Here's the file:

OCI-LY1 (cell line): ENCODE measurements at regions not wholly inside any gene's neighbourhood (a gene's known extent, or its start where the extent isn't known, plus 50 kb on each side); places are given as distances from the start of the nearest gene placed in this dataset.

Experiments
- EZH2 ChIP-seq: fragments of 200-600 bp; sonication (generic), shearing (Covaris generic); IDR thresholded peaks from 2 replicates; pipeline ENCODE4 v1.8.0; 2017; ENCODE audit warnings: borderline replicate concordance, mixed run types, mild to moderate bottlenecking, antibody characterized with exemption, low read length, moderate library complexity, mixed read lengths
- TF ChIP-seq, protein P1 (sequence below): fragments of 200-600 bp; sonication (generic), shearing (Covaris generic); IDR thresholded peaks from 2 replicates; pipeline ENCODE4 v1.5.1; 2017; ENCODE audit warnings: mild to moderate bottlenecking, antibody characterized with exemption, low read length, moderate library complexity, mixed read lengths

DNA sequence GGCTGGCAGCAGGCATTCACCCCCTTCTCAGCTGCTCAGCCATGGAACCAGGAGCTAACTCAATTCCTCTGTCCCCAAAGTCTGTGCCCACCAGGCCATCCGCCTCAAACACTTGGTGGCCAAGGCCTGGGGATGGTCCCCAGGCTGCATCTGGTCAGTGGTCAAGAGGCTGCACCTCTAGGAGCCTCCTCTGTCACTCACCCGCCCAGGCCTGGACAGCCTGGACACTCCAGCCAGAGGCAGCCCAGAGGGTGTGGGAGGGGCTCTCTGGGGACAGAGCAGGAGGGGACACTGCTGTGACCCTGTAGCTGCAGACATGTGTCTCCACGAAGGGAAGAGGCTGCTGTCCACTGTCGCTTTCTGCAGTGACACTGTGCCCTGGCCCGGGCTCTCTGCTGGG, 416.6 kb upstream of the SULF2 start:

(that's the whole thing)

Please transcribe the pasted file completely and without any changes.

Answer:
OCI-LY1 (cell line): ENCODE measurements at regions not wholly inside any gene's neighbourhood (a gene's known extent, or its start where the extent isn't known, plus 50 kb on each side); places are given as distances from the start of the nearest gene placed in this dataset.

Experiments
- EZH2 ChIP-seq: fragments of 200-600 bp; sonication (generic), shearing (Covaris generic); IDR thresholded peaks from 2 replicates; pipeline ENCODE4 v1.8.0; 2017; ENCODE audit warnings: borderline replicate concordance, mixed run types, mild to moderate bottlenecking, antibody characterized with exemption, low read length, moderate library complexity, mixed read lengths
- TF ChIP-seq, protein P1 (sequence below): fragments of 200-600 bp; sonication (generic), shearing (Covaris generic); IDR thresholded peaks from 2 replicates; pipeline ENCODE4 v1.5.1; 2017; ENCODE audit warnings: mild to moderate bottlenecking, antibody characterized with exemption, low read length, moderate library complexity, mixed read lengths

DNA sequence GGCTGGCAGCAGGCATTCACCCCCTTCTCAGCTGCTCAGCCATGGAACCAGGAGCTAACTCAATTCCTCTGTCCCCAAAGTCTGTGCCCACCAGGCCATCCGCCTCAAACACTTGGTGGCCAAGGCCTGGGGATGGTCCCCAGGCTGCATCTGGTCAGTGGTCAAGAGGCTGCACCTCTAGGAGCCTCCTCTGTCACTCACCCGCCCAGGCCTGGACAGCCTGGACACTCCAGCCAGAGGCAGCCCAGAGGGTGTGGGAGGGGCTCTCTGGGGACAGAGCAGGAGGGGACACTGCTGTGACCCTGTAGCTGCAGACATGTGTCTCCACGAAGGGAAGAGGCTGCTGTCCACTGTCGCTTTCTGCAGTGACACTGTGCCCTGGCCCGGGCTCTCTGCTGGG, 416.6 kb upstream of the SULF2 start: